Everyone is baffled by Johnny's recovery and similarly confused as to what leads to his deterioration thereafter in this short section. In February 1947, he is physically more able. Frances teaches him how to use his strong right side to compensate for his weaker left side. Johnny arranges to meet a girl he has a crush on. By late February, however, the bump grows again. On February eighteen, Gerson holds a demonstration for other doctors to examine Johnny.
But Johnny exhibits the first of a series of short-term amnesia attacks on February 19; Frances helps him deal with them, though they remain frightening. Johnny wants to get off the Gerson diet and return to Deerfield, but both requests are denied. He works hard to make up his schoolwork in preparation for Harvard, and he catches up with and passes his history and English courses. He enrolls and excels in a tutoring school, scoring high marks in history, English, and trigonometry. He also writes up fifty-four Chemistry experiments in the New York Public Library's science room. On April 12, he takes his college boards. Gunther and Frances keep Johnny busy with cultural activities. Johnny returns the favor, giving his father a list of chess tactics, which Gunther reprints. Gunther finishes Inside U.S.A., to Johnny's proud delight. Johnny also completes an important chemistry experiment before a surprise meeting with Penfield.
The bump still grows. Gunther takes Johnny to Neurological Hospital for an exam. Mount takes some fluid as a sample. Johnny feels the bump and cries—Mount was able to extract very little from the stone-sized, rigid structure. Gunther is told that Johnny has glioma multiforme, one of the worst forms of tumor, and it is rapidly worsening.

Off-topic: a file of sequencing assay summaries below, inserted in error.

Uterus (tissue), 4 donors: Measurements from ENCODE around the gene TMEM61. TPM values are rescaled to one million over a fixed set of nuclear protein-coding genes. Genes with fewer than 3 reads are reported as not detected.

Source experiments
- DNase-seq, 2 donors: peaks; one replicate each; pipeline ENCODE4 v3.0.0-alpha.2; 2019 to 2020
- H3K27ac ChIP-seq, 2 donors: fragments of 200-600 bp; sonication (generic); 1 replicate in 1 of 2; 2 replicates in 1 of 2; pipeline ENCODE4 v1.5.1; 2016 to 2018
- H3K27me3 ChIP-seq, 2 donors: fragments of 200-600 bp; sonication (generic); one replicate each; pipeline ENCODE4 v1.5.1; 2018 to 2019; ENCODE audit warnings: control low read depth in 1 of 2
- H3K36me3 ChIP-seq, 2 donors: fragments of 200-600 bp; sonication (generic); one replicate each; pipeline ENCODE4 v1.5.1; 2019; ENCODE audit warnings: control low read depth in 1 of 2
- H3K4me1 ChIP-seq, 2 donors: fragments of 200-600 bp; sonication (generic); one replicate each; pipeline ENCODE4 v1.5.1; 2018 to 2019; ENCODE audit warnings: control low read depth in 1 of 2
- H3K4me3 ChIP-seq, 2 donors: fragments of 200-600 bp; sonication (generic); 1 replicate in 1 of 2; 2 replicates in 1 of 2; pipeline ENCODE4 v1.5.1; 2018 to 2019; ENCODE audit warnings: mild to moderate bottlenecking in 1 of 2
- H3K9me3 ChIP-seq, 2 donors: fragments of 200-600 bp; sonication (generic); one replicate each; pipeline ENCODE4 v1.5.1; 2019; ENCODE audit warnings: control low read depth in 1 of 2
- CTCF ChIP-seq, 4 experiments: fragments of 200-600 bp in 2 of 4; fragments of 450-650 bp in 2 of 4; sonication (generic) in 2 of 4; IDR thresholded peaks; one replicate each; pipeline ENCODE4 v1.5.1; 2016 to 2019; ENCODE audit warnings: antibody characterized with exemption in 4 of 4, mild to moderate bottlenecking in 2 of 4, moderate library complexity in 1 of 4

Penfield arranges for an appointment with Johnny and urges Gunther to have him undergo a drastic second operation to try and clear out the tumor. They decide to take him off the Gerson diet, as it seems not to be helping anymore, though they are grateful to Gerson for his help. On April 29, Johnny goes to Neurological Hospital, unaware of the impending surgery. On May 1, Mount extracts "two handfuls" from the tumor, but the tumor is still huge. Johnny recovers quickly the next day, however, and feels better, making plans to eat good food now that he is off the diet. He is upset that they put him under general, not local, anesthesia, as it prevented him from observing the operation.
Johnny's case, with all its ups and downs, is becoming more of a medical curiosity, and he is upset by the demonstration Gerson holds, though he doesn't show it. Nevertheless, his previous wry comments about being a guinea pig now seem more realistic. Along with the increased operations and observations, there is a greater air of secrecy between both parties, the patient and the doctors. Various medical tasks are performed without his foreknowledge, such as the surgery, and his haircut for it, to guard him against the shock. Similarly, he continues to play his own cards close to his chest, and after Mount's extraction, Gunther sees Johnny's eyes "spill over with tears" for the only time throughout his ordeal, further proof that he has been hiding his pain from others to spare them. Nevertheless, Johnny still faces his illness with fortitude, and he regrets not having been able to witness his operation, a desire based as much on his penchant for science as on his eagerness to confront death. Gunther and Frances's focus shifts in this section from keeping Johnny alive to, in Mount's words, letting him "die happy." They debate over how much independence they should grant the frail Johnny, walking the line between trying to extend his life and enhancing what he has left of it. Johnny clearly misses a normal adolescence—one of his first questions after his amnesia attack is if he can return to Deerfield, a telling query. Furthermore, his sexuality, previously unmentioned, is addressed here when he invites the girl over and when he jokes about becoming a "sex maniac" because of the hormone therapy. Despite his lack of social contact and his debilitating illness, his body and mind are maturing in ways that a bedridden life cannot satisfy.
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